[Twisted-Python] Learning about IPushProducer

Jean-Paul Calderone exarkun at divmod.com
Mon Mar 12 18:18:43 EDT 2007

On Mon, 12 Mar 2007 17:46:54 -0400, "Rutt, Benjamin" <benjamin.rutt at gs.com> wrote:
>    Sorry, your question was big and challenging to approach.
>Understood, thanks.  I should have pared it down.
>    This loop:
>    >	        while not self.paused and self.howmany >
>    >self.sent_already:
>    >	            chunksz = min(maxchunksz, self.howmany -
>    >self.sent_already)
>    >	            self.consumer.write('x' * chunksz)
>    >	            self.sent_already += chunksz
>    is a bit atypical, I think.  The reason it is eventually stopping
>    is that your code is being invoked re-entrantly by the consumer as
>    soon as it decides its buffer is full.  I'm not sure the loop is
>    /wrong/, but it is a bit surprising.  You don't need a mutex here,
>    since it's single threaded, but you do need to be aware that your
>    code can be re-entered within a single thread.
>    Does that answer your questions?
>Yes, thank you, it answers some of them but it raises more :).  I see,
>it's self.consumer.write(...) that ends up calling the pause method.  So
>that's how it's reentrant.  I knew twisted wasn't multithreaded in this
>case.  Makes sense.
>I have since made my resumeProducing() code loop for up to 100 (or 500,
>or 1000 etc.) iterations and then return.  Thus I'm treating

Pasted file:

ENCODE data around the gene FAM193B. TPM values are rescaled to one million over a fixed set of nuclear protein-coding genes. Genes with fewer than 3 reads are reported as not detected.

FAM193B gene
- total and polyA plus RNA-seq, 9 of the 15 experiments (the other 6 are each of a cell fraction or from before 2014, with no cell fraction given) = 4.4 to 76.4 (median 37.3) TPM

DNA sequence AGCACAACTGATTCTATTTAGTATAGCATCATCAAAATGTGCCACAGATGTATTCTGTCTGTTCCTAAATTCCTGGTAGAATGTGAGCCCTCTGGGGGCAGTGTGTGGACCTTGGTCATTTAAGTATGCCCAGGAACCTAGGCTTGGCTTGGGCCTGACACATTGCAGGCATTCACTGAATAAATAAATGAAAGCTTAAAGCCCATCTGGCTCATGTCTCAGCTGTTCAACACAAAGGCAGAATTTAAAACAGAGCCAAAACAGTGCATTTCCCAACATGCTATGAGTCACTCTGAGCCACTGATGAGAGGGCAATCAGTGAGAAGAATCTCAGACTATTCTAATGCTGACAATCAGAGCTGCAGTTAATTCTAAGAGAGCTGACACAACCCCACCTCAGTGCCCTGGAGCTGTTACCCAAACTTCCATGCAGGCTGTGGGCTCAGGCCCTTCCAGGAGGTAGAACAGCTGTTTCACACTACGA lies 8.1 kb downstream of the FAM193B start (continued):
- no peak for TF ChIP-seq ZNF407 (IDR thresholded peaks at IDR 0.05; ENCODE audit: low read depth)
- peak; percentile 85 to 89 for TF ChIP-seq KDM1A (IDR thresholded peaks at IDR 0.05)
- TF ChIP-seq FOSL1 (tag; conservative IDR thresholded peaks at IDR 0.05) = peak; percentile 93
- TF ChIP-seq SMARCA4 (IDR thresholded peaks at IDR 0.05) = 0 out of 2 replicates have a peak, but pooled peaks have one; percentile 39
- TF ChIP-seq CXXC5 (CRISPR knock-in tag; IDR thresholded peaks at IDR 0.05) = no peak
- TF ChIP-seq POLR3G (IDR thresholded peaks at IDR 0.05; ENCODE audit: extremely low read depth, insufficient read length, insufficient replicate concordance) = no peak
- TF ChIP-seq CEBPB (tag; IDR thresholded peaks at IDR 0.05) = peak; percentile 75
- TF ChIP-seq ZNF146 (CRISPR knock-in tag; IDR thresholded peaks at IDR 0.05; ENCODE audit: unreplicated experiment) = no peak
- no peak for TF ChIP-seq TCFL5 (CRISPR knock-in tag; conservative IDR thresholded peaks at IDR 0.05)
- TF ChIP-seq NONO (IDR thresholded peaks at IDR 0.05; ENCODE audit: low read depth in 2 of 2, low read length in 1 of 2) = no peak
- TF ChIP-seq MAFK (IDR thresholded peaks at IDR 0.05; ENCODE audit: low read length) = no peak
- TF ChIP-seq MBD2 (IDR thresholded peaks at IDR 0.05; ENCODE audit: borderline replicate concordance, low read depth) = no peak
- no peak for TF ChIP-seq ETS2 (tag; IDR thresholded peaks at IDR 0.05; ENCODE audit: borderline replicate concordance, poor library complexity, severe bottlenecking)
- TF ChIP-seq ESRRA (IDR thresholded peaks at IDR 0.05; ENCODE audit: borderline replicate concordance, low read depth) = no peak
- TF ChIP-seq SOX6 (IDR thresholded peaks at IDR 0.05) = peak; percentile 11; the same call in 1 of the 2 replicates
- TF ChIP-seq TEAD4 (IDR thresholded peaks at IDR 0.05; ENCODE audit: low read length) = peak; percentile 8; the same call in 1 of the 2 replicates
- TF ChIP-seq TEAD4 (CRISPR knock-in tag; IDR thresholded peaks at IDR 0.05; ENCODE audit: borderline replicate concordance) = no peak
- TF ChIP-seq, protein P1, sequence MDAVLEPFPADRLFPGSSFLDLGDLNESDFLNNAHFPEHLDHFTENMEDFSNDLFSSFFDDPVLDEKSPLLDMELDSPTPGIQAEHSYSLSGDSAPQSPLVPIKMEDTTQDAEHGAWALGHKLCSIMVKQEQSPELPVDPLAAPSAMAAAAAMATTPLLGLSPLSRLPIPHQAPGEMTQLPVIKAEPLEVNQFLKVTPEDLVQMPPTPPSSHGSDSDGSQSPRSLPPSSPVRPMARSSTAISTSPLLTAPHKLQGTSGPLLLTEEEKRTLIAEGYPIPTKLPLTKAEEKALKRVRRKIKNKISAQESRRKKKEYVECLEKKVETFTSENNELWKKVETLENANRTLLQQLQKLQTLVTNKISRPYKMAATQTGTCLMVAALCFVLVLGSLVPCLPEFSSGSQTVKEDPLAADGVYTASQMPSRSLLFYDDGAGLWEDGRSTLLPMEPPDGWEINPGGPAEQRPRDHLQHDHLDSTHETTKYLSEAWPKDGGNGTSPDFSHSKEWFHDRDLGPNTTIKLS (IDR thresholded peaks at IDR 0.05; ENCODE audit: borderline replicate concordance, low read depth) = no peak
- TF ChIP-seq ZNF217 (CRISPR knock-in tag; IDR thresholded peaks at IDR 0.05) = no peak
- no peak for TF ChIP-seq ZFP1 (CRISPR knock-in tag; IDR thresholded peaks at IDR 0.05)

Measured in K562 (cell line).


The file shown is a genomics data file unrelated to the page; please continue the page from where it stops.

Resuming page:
>resumeProducing as if it should "produce a chunk larger than 1 byte but
>smaller that the whole dataset" then return.  How is this approach, does
>it better match the intention of the producer/consumer system vs. the
>"loop forever until paused" scheme I had earlier?

That's more like what I expect to see in a resumeProducing, yea.  Of course,
paused might still get set before your loop decides to exit, if you are no
longer checking paused.  This isn't disasterous, but it means some
information about what a good amount of stuff to keep in memory is.

I think the most common thing for a resumeProducing implementation to do is
build up a chunk of data and then call write on the consumer just once.  So
it doesn't end up mattering if you get paused or not, since you're done any
way by the time that happens.

I think you have the basic idea of how producers should work, though, and
now I'm just blabbing. :)

>A final question -- is it safe for my code to ever call pauseProducing,
>stopProducing, resumeProducing directly?  Or that will mess up the
>balance of the twisted universe?  (I'm thinking that the calls to these
>3 methods should only originate "from within twisted" in case the whole
>producer/consumer system is tracking how many times it calls each one
>etc.)  I don't plan on calling them directly, but want to critically
>review in an informed way my colleague's code which does this.

The consumer you register the producer with basically gets control of those
methods for as long as the producer remains registered.  They're there for
it to communicate its needs with the producer, so having any other code call
them is probably bad in general, although it might work in specific cases.

>Thank you so much for the response!

No problem. :)


More information about the Twisted-Python mailing list